Futile, Non-beneficial, Potentially Inappropriate or ‘Disputed’ Treatment

In N. Emmerich, P. Mallia, B. Gordijn, & F. Pistoia (Eds.), Contemporary European Perspectives on the Ethics of End of Life Care (pp. 181-198). (Philosophy and Medicine ; Vol. 136), 2020

Posted: 15 Aug 2020

See all articles by Ben White

Ben White

Queensland University of Technology - Faculty of Law

Lindy Willmott

Queensland University of Technology - Faculty of Law

Eliana Close

Queensland University of Technology

Date Written: 2020

Abstract

This chapter examines the concept of futility in end-of-life decision-making. The term is generally used to describe the situation where the clinical treating team consider potentially life-sustaining treatment should not be provided. But the term ‘futility’ is a vexed one. Alternative terminology has been proposed such as ‘non-beneficial’ or ‘potentially inappropriate’ treatment. We contribute to these debates by offering another term – ‘disputed treatment’ – albeit one more limited in its application to where there is a disagreement about treatment. The chapter then traces key debates in the literature including attempts to define the term futility conceptually, and later empirically. A more recent body of work has also proposed a procedural approach to resolving futility disputes. Unsurprisingly, given the subjectivity of this concept, all of these approaches have been critiqued and these objections are considered. The chapter also considers the value of a concept like futility and its relationship with the distinct issue of health rationing. A final contribution is to offer an alternative approach to disputes about treatment that challenges the idea that futility decisions are ones for doctors, but also constrains the power of patients and substitute decision-makers to demand treatment.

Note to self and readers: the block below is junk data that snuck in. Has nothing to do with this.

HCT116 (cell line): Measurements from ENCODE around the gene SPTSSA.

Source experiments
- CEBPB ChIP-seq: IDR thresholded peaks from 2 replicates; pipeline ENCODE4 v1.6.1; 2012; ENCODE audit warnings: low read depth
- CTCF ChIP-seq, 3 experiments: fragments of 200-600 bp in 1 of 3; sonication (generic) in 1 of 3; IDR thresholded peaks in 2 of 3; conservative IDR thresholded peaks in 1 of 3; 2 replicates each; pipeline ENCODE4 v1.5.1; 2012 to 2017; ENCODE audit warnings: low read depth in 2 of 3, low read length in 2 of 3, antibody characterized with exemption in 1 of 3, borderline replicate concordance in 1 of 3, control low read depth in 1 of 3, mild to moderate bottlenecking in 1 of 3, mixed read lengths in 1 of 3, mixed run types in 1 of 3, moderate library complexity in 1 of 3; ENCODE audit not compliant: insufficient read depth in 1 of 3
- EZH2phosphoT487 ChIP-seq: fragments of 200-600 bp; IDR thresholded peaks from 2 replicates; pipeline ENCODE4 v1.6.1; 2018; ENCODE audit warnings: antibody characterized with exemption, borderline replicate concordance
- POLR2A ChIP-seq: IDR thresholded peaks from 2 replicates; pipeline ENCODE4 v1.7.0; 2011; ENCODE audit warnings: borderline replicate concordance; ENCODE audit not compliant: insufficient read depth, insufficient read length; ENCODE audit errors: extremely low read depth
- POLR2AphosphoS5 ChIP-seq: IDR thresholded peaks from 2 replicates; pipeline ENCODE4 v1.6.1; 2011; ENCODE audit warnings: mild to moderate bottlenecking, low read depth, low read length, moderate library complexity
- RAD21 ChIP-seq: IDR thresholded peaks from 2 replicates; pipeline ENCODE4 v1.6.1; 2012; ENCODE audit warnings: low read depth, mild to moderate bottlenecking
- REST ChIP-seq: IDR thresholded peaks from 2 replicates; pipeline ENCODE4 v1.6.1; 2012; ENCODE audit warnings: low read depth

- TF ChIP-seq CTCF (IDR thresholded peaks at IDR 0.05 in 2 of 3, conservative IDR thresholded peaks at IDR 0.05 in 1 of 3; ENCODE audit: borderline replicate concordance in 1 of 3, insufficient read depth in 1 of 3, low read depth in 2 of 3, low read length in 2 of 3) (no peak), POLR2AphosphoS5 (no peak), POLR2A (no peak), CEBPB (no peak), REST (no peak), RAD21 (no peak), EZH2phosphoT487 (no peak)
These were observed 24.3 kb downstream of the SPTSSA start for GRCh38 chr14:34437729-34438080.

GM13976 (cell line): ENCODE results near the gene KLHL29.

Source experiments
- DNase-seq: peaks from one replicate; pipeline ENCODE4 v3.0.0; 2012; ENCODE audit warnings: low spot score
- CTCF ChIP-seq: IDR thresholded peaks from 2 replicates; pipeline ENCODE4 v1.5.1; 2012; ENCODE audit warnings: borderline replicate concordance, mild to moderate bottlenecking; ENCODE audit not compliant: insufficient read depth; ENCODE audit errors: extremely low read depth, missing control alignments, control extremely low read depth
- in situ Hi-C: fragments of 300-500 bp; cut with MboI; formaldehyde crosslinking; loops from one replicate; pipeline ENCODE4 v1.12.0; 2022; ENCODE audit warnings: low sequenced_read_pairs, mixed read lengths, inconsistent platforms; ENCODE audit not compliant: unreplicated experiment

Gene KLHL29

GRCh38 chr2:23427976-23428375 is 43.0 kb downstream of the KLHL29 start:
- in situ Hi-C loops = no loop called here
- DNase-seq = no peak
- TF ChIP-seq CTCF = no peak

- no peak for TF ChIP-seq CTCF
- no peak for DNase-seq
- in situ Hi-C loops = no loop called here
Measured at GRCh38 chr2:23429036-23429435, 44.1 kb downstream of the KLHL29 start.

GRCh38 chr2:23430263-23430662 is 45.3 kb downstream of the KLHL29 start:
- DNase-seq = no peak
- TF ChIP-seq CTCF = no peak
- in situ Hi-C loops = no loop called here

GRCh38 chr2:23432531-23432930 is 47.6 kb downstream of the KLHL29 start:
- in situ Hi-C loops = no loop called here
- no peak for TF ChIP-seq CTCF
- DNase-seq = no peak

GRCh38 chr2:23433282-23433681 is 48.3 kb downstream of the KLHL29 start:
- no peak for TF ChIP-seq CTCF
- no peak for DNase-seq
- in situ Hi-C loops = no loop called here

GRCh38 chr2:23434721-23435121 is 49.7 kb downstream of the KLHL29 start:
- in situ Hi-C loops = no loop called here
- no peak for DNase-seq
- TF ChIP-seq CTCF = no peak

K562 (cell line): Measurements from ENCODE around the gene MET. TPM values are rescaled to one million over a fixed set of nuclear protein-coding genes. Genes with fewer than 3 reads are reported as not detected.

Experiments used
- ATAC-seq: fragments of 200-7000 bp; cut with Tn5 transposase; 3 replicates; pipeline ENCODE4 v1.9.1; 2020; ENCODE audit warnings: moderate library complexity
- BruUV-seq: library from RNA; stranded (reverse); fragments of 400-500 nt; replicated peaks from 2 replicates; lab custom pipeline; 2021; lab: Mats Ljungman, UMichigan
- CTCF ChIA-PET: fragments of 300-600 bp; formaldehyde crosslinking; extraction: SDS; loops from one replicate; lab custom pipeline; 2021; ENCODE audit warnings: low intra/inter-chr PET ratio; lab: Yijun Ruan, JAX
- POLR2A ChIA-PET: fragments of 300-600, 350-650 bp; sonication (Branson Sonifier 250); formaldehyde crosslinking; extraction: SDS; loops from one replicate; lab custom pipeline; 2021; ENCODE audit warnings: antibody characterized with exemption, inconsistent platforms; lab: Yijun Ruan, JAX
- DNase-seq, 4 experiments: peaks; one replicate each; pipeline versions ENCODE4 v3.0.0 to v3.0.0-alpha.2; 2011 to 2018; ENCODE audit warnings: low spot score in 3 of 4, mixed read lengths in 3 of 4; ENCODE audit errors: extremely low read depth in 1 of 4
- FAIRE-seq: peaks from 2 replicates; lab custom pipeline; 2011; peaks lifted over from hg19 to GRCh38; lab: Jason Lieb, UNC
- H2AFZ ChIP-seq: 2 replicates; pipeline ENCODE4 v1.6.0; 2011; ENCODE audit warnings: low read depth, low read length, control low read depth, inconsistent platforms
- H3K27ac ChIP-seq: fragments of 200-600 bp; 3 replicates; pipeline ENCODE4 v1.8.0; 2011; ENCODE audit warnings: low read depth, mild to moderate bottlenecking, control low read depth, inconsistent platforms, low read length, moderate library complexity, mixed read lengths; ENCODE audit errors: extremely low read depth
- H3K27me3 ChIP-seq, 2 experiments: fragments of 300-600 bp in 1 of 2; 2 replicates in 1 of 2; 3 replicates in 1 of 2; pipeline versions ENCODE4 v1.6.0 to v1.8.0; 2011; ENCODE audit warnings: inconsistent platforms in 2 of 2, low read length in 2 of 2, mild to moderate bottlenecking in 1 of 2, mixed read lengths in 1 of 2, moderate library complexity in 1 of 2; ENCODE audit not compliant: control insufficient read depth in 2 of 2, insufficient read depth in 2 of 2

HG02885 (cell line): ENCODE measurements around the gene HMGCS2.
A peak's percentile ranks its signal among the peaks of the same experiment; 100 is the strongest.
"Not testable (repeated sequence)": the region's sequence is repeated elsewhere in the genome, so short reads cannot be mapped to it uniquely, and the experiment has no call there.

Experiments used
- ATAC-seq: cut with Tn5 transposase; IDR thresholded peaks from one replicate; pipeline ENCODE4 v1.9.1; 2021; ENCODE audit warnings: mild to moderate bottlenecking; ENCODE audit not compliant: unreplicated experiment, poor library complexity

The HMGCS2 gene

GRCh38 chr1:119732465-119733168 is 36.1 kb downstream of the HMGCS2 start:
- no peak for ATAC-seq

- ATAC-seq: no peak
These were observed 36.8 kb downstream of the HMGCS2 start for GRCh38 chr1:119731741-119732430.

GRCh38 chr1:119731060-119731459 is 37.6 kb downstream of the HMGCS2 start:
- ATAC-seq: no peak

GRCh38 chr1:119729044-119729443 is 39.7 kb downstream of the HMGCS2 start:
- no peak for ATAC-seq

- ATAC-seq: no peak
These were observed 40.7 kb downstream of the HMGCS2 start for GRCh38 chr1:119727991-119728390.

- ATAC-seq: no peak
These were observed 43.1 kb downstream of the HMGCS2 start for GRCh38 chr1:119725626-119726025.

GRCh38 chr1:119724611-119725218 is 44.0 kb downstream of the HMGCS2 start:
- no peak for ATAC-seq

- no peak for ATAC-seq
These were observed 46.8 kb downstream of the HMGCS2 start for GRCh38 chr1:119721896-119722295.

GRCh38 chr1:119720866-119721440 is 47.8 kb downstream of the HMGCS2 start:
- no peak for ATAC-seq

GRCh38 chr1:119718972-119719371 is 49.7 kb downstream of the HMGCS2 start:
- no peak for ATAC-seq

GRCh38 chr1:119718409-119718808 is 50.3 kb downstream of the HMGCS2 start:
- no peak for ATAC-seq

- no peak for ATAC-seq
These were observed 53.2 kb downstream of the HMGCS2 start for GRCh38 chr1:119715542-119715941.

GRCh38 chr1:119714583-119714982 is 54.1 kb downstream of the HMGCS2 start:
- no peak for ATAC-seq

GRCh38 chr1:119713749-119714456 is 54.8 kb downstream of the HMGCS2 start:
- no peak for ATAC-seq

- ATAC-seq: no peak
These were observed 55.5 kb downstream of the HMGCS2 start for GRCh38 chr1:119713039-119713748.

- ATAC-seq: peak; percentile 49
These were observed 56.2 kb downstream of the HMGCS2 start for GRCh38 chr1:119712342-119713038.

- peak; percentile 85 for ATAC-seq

Keywords: futility, futile treatment, non-beneficial treatment, potentially inappropriate treatment, end-of-life decision-making

JEL Classification: I1, I10, I18, K3, K32

Suggested Citation

White, Ben and Willmott, Lindy and Close, Eliana, Futile, Non-beneficial, Potentially Inappropriate or ‘Disputed’ Treatment (2020). In N. Emmerich, P. Mallia, B. Gordijn, & F. Pistoia (Eds.), Contemporary European Perspectives on the Ethics of End of Life Care (pp. 181-198). (Philosophy and Medicine ; Vol. 136), 2020, Available at SSRN: https://ssrn.com/abstract=3632584

Ben White (Contact Author)

Queensland University of Technology - Faculty of Law ( email )

Level 4, C Block Gardens Point
2 George St
Brisbane, QLD 4000
Australia

HOME PAGE: http://staff.qut.edu.au/staff/whiteb/

Lindy Willmott

Queensland University of Technology - Faculty of Law ( email )

Level 4, C Block Gardens Point
2 George St
Brisbane, QLD 4000
Australia

HOME PAGE: http://staff.qut.edu.au/staff/willmott/

Eliana Close

Queensland University of Technology ( email )

2 George Street
Brisbane, Queensland 4000
Australia

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